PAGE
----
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Seamount gravity anomaly modelling with variably thick sediment cover

Seamount gravity anomaly modelling with variably thick sediment cover
Seamount gravity anomaly modelling with variably thick sediment cover
Inversion modelling of marine gravity anomalies to derive predicted seafloor topography has provided significant advance in delineating deep-ocean bathymetry where the seafloor both conforms to the half-space cooling model of seafloor spreading, and largely sediment-free. Similar modelling for elevated ridges and seamounts, that are formed by processes other than seafloor spreading and/or have proximal sediment sources (e.g., continental margins and volcanic arcs), have significantly higher errors when validated against modern shipborne echo-sounding data. A three-dimensional, five-layer gravity model is emulated for the cases of both synthetic and real seamounts, with varying degrees of sediment burial, to establish the sensitivity of variable sediment cover as a source of error. A simple 'Gaussian' seamount with base radius of 30 km, 2000 m of relief, has a maximum 140–160 mGal anomaly, that decreases to 50 mGal with the addition of 1 km of sediment cover with simple 'flood' geometry. Complete burial, with a typical sediment density of 2300 kg m–3, results in a 120 mGal difference from a sediment-free seamount model. Increasing sediment density results in an exponential decay of the seamount anomaly. More complex synthetic geometries of varying basement relief and sediment thickness show that the anomaly amplitude remains significant, especially where the latter is >700–800 m thick. For the real case, seamounts of the Three Kings Ridge (northern New Zealand) imaged with seismic reflection data, with varying degrees of sediment cover of up to 1 km, when modelled both with and with-out the inclusion of a sediment layer, typically have rms differences of 30 mGal between observed and modelled gravity anomalies. Significantly, the rms errors are reduced by 50% with the inclusion of a sediment layer that corresponds to a reduction of predicted seafloor topography rms errors of 192–684 m to 78–360 m.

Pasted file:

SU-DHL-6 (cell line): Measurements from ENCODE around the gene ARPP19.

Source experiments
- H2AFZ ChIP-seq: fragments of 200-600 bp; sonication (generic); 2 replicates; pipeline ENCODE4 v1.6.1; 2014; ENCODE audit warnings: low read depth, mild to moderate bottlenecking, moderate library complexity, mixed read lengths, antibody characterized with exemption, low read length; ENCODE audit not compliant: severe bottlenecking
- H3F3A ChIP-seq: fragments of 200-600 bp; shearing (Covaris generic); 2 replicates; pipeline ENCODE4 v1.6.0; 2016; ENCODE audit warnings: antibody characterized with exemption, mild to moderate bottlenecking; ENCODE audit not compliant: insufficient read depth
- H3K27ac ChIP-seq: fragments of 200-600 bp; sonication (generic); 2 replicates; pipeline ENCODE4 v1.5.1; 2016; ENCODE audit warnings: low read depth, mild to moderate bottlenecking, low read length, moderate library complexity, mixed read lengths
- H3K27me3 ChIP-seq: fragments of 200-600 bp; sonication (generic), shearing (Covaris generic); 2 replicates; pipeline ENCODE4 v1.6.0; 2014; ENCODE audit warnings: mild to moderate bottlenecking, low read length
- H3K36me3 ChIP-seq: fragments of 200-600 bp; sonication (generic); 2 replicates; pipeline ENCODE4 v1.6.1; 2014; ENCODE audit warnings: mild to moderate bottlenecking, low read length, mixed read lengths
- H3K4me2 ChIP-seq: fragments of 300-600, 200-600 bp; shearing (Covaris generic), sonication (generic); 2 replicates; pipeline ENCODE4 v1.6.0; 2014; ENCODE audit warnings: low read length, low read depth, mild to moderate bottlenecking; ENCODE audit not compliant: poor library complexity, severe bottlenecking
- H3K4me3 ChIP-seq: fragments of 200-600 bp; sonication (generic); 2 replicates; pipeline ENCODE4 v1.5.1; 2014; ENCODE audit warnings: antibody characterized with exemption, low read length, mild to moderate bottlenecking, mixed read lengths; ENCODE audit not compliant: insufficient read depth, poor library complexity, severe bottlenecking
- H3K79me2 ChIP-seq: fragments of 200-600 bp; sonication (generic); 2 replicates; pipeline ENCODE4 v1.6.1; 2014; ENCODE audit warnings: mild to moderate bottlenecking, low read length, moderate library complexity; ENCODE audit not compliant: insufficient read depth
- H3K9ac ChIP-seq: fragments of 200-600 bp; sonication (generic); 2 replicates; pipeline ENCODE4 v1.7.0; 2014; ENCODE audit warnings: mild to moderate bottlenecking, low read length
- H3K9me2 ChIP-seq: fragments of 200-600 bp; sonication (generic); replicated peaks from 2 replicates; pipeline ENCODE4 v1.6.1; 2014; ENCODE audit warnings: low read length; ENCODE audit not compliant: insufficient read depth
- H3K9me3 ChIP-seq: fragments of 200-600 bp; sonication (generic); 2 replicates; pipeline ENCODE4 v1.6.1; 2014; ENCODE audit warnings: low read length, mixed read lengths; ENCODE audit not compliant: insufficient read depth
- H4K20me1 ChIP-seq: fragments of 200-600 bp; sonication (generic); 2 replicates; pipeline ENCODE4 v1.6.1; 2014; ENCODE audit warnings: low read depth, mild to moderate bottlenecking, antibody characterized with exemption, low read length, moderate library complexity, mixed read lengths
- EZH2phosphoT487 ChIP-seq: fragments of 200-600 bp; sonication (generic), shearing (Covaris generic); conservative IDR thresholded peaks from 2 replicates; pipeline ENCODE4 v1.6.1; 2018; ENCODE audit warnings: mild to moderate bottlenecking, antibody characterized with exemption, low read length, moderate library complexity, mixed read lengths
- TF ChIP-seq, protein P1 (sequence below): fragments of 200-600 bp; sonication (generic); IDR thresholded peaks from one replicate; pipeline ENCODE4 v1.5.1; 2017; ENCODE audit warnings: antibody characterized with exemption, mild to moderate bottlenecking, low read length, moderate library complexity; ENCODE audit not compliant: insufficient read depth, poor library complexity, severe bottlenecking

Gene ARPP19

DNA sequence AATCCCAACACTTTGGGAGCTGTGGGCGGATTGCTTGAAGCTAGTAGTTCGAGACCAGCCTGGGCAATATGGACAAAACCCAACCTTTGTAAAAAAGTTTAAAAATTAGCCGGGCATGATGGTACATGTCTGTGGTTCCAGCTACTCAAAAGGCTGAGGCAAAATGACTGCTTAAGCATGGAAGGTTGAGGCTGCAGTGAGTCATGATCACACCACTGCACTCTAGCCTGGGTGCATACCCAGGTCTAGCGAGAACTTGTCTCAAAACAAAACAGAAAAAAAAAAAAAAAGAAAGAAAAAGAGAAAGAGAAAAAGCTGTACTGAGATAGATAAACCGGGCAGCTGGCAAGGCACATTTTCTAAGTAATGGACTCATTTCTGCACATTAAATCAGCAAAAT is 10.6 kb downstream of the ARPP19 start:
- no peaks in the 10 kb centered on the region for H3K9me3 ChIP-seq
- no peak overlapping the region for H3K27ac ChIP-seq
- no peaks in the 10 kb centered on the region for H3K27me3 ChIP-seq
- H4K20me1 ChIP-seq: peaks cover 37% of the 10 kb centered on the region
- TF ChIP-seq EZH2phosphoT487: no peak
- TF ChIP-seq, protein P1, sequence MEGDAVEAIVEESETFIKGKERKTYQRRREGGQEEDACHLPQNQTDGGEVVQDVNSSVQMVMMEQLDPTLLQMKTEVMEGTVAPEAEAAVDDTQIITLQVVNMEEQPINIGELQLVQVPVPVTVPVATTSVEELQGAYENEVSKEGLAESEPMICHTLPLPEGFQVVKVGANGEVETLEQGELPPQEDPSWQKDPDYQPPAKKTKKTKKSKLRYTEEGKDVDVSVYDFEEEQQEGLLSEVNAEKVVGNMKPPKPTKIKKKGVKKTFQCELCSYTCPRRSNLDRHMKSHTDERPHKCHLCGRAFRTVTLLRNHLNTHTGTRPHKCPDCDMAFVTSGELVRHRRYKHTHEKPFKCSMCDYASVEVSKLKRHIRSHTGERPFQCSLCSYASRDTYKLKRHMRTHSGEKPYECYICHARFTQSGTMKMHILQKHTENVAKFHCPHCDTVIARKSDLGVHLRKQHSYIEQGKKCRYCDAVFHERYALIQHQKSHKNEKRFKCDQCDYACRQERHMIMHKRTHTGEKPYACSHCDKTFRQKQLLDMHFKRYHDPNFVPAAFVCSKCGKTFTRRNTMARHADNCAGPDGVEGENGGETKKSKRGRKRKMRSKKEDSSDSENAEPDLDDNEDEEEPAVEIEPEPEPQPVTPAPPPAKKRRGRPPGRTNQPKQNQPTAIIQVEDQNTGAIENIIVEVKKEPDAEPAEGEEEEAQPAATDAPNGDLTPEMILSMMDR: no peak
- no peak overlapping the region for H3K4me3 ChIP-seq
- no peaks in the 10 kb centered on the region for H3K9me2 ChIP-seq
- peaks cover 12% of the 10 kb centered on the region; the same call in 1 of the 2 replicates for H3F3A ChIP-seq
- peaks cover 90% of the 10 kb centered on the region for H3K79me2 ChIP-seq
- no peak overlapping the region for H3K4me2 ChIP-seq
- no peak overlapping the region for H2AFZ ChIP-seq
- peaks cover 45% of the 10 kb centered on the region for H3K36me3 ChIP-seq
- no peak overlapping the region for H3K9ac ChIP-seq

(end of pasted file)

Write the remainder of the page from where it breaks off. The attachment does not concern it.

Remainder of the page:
0025-3235
13-23
Ramillien, G.
50ff70b2-c346-421a-bb47-272d4cca5273
Wright, I.C.
be2a8931-3932-4f1e-b387-43e3652bf3fc
Ramillien, G.
50ff70b2-c346-421a-bb47-272d4cca5273
Wright, I.C.
be2a8931-3932-4f1e-b387-43e3652bf3fc

Ramillien, G. and Wright, I.C. (2002) Seamount gravity anomaly modelling with variably thick sediment cover. Marine Geophysical Researches, 23 (1), 13-23. (doi:10.1023/A:1021231221660).

Record type: Article

Abstract

Inversion modelling of marine gravity anomalies to derive predicted seafloor topography has provided significant advance in delineating deep-ocean bathymetry where the seafloor both conforms to the half-space cooling model of seafloor spreading, and largely sediment-free. Similar modelling for elevated ridges and seamounts, that are formed by processes other than seafloor spreading and/or have proximal sediment sources (e.g., continental margins and volcanic arcs), have significantly higher errors when validated against modern shipborne echo-sounding data. A three-dimensional, five-layer gravity model is emulated for the cases of both synthetic and real seamounts, with varying degrees of sediment burial, to establish the sensitivity of variable sediment cover as a source of error. A simple 'Gaussian' seamount with base radius of 30 km, 2000 m of relief, has a maximum 140–160 mGal anomaly, that decreases to 50 mGal with the addition of 1 km of sediment cover with simple 'flood' geometry. Complete burial, with a typical sediment density of 2300 kg m–3, results in a 120 mGal difference from a sediment-free seamount model. Increasing sediment density results in an exponential decay of the seamount anomaly. More complex synthetic geometries of varying basement relief and sediment thickness show that the anomaly amplitude remains significant, especially where the latter is >700–800 m thick. For the real case, seamounts of the Three Kings Ridge (northern New Zealand) imaged with seismic reflection data, with varying degrees of sediment cover of up to 1 km, when modelled both with and with-out the inclusion of a sediment layer, typically have rms differences of 30 mGal between observed and modelled gravity anomalies. Significantly, the rms errors are reduced by 50% with the inclusion of a sediment layer that corresponds to a reduction of predicted seafloor topography rms errors of 192–684 m to 78–360 m.

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Published date: 2002

Identifiers

Local EPrints ID: 54954
URI: http://eprints.soton.ac.uk/id/eprint/54954
ISSN: 0025-3235
PURE UUID: 9f491797-80e4-4ae2-8ae4-9b687b63d3e7

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Date deposited: 23 Jul 2008
Last modified: 22 Jul 2022 21:03

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Contributors

Author: G. Ramillien
Author: I.C. Wright

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